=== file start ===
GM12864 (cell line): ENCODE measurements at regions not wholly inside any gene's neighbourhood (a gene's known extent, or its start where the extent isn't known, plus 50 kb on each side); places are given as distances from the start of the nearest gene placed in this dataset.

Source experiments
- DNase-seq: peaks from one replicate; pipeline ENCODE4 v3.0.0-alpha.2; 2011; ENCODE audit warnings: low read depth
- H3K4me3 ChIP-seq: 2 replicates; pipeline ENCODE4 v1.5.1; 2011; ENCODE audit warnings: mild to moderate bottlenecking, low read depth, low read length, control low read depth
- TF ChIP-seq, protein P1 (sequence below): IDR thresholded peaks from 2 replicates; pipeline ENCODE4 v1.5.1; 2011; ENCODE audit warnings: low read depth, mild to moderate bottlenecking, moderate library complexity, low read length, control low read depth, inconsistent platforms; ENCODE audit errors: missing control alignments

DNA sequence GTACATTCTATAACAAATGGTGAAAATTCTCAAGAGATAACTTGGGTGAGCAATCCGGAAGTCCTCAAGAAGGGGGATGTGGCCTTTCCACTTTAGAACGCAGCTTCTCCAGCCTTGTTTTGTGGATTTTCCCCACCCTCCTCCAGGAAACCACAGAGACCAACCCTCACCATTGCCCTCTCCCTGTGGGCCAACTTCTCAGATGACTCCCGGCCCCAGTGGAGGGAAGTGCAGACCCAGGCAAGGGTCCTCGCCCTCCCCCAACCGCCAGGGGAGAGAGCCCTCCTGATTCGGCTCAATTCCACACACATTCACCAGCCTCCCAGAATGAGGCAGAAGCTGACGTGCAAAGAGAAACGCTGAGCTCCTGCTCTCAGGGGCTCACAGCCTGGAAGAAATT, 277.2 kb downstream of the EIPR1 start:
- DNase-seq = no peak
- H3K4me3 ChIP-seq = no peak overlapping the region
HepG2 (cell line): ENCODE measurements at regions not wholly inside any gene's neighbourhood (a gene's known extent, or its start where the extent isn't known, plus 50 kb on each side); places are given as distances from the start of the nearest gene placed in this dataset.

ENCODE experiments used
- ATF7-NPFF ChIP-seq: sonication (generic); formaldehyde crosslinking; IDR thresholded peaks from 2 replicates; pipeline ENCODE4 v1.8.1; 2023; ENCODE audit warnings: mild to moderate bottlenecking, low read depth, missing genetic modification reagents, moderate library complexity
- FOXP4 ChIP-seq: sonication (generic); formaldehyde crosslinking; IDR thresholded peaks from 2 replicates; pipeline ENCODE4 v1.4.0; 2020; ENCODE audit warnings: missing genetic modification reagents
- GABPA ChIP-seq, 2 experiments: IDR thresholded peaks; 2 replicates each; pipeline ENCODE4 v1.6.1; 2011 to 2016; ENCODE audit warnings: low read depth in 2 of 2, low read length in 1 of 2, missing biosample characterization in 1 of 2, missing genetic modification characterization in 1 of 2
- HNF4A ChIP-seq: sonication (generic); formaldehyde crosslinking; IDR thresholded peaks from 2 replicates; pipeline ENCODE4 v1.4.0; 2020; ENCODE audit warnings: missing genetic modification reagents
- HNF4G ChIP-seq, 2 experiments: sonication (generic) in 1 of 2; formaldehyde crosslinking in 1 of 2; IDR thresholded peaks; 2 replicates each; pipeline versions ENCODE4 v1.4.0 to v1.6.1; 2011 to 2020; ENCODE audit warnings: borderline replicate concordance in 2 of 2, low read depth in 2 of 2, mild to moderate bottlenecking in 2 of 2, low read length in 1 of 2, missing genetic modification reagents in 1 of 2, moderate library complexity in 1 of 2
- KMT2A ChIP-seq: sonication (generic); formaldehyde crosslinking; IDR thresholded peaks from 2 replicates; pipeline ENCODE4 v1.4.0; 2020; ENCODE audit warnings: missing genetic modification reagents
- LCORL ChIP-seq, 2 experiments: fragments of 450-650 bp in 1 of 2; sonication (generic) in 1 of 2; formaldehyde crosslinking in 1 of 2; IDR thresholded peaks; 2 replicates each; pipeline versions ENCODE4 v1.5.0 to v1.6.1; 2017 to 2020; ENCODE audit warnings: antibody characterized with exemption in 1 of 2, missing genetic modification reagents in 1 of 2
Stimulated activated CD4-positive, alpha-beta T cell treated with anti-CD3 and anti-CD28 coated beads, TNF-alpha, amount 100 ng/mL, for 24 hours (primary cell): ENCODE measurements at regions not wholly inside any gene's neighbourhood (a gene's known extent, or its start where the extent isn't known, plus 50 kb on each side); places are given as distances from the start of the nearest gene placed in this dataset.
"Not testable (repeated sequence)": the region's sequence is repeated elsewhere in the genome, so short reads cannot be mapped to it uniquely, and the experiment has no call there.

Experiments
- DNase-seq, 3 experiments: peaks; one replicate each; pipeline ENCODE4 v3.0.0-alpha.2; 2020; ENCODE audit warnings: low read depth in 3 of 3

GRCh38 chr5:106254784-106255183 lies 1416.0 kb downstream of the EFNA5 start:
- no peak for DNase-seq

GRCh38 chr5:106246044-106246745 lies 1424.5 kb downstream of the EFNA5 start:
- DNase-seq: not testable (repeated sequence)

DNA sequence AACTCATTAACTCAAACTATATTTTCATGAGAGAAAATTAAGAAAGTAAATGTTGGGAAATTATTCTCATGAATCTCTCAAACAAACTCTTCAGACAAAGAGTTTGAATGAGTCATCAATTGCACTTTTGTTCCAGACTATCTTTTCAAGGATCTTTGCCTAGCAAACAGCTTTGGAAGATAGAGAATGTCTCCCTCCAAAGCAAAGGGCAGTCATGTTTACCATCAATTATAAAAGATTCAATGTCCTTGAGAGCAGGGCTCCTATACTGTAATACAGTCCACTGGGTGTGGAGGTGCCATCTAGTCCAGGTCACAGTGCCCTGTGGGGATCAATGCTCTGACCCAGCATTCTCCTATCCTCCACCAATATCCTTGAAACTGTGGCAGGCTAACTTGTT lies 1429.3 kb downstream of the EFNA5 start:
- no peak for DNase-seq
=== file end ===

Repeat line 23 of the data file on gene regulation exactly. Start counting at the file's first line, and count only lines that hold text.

- no peak for DNase-seq